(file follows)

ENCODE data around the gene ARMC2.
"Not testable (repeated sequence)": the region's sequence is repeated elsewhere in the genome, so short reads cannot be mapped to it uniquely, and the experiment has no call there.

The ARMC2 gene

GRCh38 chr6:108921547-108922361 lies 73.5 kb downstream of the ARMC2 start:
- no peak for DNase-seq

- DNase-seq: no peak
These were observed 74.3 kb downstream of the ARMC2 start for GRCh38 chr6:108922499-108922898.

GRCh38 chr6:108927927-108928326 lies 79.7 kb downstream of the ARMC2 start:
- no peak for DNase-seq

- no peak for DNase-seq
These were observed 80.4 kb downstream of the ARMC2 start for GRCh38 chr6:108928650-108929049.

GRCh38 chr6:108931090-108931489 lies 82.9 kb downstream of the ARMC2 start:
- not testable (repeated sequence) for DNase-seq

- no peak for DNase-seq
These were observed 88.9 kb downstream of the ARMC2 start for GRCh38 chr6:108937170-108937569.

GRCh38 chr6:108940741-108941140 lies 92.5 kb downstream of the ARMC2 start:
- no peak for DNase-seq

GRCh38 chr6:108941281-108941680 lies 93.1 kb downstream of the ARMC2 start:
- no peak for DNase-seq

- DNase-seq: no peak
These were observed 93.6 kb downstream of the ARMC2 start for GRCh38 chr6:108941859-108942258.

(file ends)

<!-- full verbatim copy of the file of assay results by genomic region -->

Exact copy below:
ENCODE data around the gene ARMC2.
"Not testable (repeated sequence)": the region's sequence is repeated elsewhere in the genome, so short reads cannot be mapped to it uniquely, and the experiment has no call there.

The ARMC2 gene

GRCh38 chr6:108921547-108922361 lies 73.5 kb downstream of the ARMC2 start:
- no peak for DNase-seq

- DNase-seq: no peak
These were observed 74.3 kb downstream of the ARMC2 start for GRCh38 chr6:108922499-108922898.

GRCh38 chr6:108927927-108928326 lies 79.7 kb downstream of the ARMC2 start:
- no peak for DNase-seq

- no peak for DNase-seq
These were observed 80.4 kb downstream of the ARMC2 start for GRCh38 chr6:108928650-108929049.

GRCh38 chr6:108931090-108931489 lies 82.9 kb downstream of the ARMC2 start:
- not testable (repeated sequence) for DNase-seq

- no peak for DNase-seq
These were observed 88.9 kb downstream of the ARMC2 start for GRCh38 chr6:108937170-108937569.

GRCh38 chr6:108940741-108941140 lies 92.5 kb downstream of the ARMC2 start:
- no peak for DNase-seq

GRCh38 chr6:108941281-108941680 lies 93.1 kb downstream of the ARMC2 start:
- no peak for DNase-seq

- DNase-seq: no peak
These were observed 93.6 kb downstream of the ARMC2 start for GRCh38 chr6:108941859-108942258.